While writing part 3 I stumbled upon Jonathan Blow’s AIIDE 2016 talk: How do you make an AI that designs video games? That deals with level design, game mechanics and meaning, which is a much deeper and more professional look into the idea of natural learning and hidden tutorials in game levels and structure. As any talk by Jonathan Blow, this is highly recommended.

Finally, thanks to my friends Colin Cowpe and Alex Jermy for reviewing my ramblings and helping me present them in a hopefully clear and interesting fashion.

As stated in part 1 introduction, this blog series is a companion piece to talks given at Codemotion 2012 in Rome ( and at Politecnico di Milano on October 31st, 2014 ( Those talks are more design/gameplay oriented but will help get a complete picture of the reasoning and choices behind the game.


Disclaimer: As a first experience in designing/programming a video game, we are aware our methods might not be the best but they served the purpose and aided the design and the code to evolve and complement each other.  If readers have questions or suggestions regarding the subject matter and how to improve it, we at BigBangPixel would sincerely like to discuss it, so write us at [email protected]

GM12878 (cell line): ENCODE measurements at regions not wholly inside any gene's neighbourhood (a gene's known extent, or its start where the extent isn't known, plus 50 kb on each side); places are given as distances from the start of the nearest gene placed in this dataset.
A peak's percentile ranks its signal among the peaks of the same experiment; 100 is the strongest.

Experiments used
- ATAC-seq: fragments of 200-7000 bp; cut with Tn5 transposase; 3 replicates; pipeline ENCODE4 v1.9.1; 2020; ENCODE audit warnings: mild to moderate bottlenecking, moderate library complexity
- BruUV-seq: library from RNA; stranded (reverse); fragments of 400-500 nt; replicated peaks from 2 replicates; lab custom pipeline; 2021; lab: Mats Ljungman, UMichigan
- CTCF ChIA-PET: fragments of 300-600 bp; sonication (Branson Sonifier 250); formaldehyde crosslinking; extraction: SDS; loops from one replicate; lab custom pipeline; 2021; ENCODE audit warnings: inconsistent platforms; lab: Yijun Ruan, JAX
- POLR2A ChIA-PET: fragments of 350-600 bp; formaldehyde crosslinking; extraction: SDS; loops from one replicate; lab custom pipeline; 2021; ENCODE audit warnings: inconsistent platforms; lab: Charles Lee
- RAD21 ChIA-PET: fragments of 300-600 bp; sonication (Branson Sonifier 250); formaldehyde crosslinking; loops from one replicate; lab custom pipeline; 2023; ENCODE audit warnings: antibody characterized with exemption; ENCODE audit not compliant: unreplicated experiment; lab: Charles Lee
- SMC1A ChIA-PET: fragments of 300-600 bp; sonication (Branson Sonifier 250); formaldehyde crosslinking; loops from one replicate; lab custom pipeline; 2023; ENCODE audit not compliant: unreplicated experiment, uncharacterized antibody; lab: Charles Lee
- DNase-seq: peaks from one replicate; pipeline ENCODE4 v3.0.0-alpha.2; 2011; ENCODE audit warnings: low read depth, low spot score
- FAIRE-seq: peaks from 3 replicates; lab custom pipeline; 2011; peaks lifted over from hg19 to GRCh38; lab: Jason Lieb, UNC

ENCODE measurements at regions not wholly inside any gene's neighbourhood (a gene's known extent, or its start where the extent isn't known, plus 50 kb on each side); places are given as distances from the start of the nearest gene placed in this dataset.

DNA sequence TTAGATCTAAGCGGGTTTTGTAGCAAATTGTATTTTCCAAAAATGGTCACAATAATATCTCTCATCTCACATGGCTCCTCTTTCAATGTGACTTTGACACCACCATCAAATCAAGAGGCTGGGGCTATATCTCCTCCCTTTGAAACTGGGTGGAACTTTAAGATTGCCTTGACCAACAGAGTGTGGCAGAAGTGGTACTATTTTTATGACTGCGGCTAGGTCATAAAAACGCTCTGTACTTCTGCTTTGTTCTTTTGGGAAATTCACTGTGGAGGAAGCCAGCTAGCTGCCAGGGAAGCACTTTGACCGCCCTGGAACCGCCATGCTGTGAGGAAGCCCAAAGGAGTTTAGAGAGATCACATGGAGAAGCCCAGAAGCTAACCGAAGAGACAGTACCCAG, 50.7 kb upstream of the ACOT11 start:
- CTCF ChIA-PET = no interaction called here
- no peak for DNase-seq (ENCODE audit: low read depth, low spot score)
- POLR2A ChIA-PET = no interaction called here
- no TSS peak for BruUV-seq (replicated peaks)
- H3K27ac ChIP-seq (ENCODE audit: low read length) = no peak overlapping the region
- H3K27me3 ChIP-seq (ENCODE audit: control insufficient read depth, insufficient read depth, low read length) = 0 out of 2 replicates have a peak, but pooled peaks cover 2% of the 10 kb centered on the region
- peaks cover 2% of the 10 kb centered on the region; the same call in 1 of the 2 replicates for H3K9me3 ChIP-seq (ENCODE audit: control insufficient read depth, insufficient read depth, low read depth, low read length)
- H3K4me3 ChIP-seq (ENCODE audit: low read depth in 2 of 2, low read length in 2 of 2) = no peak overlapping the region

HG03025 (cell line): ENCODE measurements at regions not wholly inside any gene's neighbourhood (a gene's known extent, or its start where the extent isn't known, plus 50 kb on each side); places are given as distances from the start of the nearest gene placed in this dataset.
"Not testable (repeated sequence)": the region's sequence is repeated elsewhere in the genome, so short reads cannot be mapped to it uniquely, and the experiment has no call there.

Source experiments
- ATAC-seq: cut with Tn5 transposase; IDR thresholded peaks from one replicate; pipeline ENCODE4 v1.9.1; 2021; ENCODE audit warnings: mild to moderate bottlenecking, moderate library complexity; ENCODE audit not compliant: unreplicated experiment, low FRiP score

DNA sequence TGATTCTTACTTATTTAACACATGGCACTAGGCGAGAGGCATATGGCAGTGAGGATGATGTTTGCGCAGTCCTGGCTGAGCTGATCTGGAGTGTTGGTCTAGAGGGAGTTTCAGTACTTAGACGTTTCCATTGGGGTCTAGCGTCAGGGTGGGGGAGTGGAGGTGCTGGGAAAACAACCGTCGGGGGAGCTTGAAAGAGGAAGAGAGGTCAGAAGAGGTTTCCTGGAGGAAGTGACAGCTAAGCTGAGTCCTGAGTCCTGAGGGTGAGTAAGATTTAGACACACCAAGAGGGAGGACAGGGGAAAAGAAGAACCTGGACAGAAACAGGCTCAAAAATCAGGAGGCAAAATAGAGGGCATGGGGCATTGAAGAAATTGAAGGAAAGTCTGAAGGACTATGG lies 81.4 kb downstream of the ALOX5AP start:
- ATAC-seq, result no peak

License: Skiddy and all related assets including levels and editors are Copyright 2012 by BigBangPixel and all rights are reserved. The information published in this article can be used by anyone for non-assignable, non-transferable, non-commercial use or educational purposes.  Any other use, including any redistribution in whole or in part, requires explicit, written permission from BigBangPixel.